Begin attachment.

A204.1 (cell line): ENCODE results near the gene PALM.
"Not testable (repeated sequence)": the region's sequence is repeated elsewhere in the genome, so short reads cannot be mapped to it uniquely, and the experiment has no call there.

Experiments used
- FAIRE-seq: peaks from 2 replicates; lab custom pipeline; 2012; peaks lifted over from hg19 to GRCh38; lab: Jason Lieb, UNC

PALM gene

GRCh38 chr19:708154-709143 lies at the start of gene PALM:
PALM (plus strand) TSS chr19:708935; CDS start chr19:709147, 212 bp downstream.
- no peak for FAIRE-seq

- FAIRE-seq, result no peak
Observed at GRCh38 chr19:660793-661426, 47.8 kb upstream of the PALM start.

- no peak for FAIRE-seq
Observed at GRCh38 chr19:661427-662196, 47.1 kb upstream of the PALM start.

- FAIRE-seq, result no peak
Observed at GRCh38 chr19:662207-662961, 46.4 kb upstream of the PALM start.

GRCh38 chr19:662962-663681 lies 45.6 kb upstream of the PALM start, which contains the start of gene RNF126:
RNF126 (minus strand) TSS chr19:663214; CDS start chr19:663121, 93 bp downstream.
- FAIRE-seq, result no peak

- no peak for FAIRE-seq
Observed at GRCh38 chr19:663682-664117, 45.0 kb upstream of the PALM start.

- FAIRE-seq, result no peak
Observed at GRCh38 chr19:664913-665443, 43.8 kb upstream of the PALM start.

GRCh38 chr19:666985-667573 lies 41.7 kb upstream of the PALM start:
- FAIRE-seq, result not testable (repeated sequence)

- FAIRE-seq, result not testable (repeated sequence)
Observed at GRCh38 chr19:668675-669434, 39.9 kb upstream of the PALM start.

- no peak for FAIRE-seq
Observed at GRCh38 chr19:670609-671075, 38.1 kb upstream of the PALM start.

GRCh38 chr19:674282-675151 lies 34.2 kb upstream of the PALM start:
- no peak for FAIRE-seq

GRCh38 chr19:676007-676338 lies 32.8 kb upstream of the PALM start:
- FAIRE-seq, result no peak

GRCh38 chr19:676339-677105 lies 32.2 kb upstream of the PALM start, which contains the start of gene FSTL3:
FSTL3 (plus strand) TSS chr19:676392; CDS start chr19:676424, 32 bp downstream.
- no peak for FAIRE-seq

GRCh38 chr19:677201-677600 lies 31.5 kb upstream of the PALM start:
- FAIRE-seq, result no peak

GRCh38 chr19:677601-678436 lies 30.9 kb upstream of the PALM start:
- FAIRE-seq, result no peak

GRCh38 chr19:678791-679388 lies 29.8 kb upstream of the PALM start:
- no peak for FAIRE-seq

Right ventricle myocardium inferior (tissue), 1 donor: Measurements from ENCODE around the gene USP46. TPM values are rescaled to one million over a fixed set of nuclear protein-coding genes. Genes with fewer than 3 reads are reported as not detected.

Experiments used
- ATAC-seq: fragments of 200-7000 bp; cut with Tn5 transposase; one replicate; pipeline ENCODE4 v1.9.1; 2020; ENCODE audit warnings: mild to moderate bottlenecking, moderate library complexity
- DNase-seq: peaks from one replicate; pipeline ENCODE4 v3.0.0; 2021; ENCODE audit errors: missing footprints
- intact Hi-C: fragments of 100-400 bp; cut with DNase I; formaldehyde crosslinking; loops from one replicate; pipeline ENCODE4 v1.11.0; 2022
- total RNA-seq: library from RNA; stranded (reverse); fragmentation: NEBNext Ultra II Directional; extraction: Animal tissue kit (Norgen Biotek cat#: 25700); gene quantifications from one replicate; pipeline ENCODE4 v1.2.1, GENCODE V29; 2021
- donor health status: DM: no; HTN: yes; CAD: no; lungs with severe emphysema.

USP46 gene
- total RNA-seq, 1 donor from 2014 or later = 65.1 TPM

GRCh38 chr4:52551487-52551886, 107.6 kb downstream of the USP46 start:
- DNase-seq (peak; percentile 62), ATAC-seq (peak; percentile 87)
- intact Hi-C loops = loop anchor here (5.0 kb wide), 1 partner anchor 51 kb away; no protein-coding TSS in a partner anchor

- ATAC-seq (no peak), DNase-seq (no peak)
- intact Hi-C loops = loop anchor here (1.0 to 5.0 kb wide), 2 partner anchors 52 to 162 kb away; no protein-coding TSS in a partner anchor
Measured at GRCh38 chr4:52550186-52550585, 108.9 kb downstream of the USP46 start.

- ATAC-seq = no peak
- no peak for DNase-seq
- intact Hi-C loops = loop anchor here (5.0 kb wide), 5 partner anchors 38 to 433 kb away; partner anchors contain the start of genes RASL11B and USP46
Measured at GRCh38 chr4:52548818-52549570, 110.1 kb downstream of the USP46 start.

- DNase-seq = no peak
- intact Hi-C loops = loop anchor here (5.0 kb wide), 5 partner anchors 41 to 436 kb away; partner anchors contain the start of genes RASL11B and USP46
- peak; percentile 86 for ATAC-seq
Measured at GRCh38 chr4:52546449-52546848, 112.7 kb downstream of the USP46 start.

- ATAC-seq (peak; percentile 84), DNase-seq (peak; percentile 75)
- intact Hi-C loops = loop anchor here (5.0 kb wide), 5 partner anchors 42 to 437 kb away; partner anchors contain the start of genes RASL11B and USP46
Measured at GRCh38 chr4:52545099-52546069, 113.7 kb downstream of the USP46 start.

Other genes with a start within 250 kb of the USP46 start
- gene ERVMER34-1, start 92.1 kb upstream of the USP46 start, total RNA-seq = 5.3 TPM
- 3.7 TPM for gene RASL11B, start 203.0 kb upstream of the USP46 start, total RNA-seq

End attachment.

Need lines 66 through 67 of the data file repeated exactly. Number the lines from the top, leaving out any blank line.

Measured at GRCh38 chr4:52545099-52546069, 113.7 kb downstream of the USP46 start.

Other genes with a start within 250 kb of the USP46 start